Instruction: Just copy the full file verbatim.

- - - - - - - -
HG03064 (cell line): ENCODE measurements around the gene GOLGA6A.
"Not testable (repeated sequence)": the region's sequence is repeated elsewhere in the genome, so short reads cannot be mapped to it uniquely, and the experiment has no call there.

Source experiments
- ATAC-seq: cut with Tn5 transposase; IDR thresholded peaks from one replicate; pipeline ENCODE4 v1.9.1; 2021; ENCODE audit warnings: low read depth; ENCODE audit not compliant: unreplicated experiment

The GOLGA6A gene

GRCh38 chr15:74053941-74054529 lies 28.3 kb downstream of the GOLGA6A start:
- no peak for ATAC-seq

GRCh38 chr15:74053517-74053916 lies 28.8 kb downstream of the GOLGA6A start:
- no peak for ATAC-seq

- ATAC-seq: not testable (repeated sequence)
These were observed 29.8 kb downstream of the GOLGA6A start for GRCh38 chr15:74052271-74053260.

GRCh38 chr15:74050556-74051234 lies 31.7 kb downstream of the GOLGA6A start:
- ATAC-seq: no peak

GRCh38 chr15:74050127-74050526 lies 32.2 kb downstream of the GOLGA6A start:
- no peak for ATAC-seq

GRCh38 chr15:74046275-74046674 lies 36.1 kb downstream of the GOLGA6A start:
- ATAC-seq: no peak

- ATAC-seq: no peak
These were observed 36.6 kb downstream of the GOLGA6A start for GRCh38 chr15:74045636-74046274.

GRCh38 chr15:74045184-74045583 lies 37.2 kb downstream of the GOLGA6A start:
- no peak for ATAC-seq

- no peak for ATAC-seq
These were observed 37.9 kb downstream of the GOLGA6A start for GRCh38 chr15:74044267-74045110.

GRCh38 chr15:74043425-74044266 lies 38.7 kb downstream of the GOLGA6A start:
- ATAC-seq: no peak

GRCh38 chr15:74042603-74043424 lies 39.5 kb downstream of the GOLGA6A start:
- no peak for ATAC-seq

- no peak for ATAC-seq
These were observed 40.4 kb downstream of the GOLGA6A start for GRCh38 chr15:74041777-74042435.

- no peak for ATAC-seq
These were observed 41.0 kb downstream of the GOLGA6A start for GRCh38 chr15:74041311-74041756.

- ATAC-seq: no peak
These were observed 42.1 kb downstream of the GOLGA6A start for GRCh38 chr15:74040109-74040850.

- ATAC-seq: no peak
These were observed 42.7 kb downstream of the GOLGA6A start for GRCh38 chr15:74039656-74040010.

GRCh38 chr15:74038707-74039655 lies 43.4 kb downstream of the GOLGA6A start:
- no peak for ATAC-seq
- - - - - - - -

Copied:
HG03064 (cell line): ENCODE measurements around the gene GOLGA6A.
"Not testable (repeated sequence)": the region's sequence is repeated elsewhere in the genome, so short reads cannot be mapped to it uniquely, and the experiment has no call there.

Source experiments
- ATAC-seq: cut with Tn5 transposase; IDR thresholded peaks from one replicate; pipeline ENCODE4 v1.9.1; 2021; ENCODE audit warnings: low read depth; ENCODE audit not compliant: unreplicated experiment

The GOLGA6A gene

GRCh38 chr15:74053941-74054529 lies 28.3 kb downstream of the GOLGA6A start:
- no peak for ATAC-seq

GRCh38 chr15:74053517-74053916 lies 28.8 kb downstream of the GOLGA6A start:
- no peak for ATAC-seq

- ATAC-seq: not testable (repeated sequence)
These were observed 29.8 kb downstream of the GOLGA6A start for GRCh38 chr15:74052271-74053260.

GRCh38 chr15:74050556-74051234 lies 31.7 kb downstream of the GOLGA6A start:
- ATAC-seq: no peak

GRCh38 chr15:74050127-74050526 lies 32.2 kb downstream of the GOLGA6A start:
- no peak for ATAC-seq

GRCh38 chr15:74046275-74046674 lies 36.1 kb downstream of the GOLGA6A start:
- ATAC-seq: no peak

- ATAC-seq: no peak
These were observed 36.6 kb downstream of the GOLGA6A start for GRCh38 chr15:74045636-74046274.

GRCh38 chr15:74045184-74045583 lies 37.2 kb downstream of the GOLGA6A start:
- no peak for ATAC-seq

- no peak for ATAC-seq
These were observed 37.9 kb downstream of the GOLGA6A start for GRCh38 chr15:74044267-74045110.

GRCh38 chr15:74043425-74044266 lies 38.7 kb downstream of the GOLGA6A start:
- ATAC-seq: no peak

GRCh38 chr15:74042603-74043424 lies 39.5 kb downstream of the GOLGA6A start:
- no peak for ATAC-seq

- no peak for ATAC-seq
These were observed 40.4 kb downstream of the GOLGA6A start for GRCh38 chr15:74041777-74042435.

- no peak for ATAC-seq
These were observed 41.0 kb downstream of the GOLGA6A start for GRCh38 chr15:74041311-74041756.

- ATAC-seq: no peak
These were observed 42.1 kb downstream of the GOLGA6A start for GRCh38 chr15:74040109-74040850.

- ATAC-seq: no peak
These were observed 42.7 kb downstream of the GOLGA6A start for GRCh38 chr15:74039656-74040010.

GRCh38 chr15:74038707-74039655 lies 43.4 kb downstream of the GOLGA6A start:
- no peak for ATAC-seq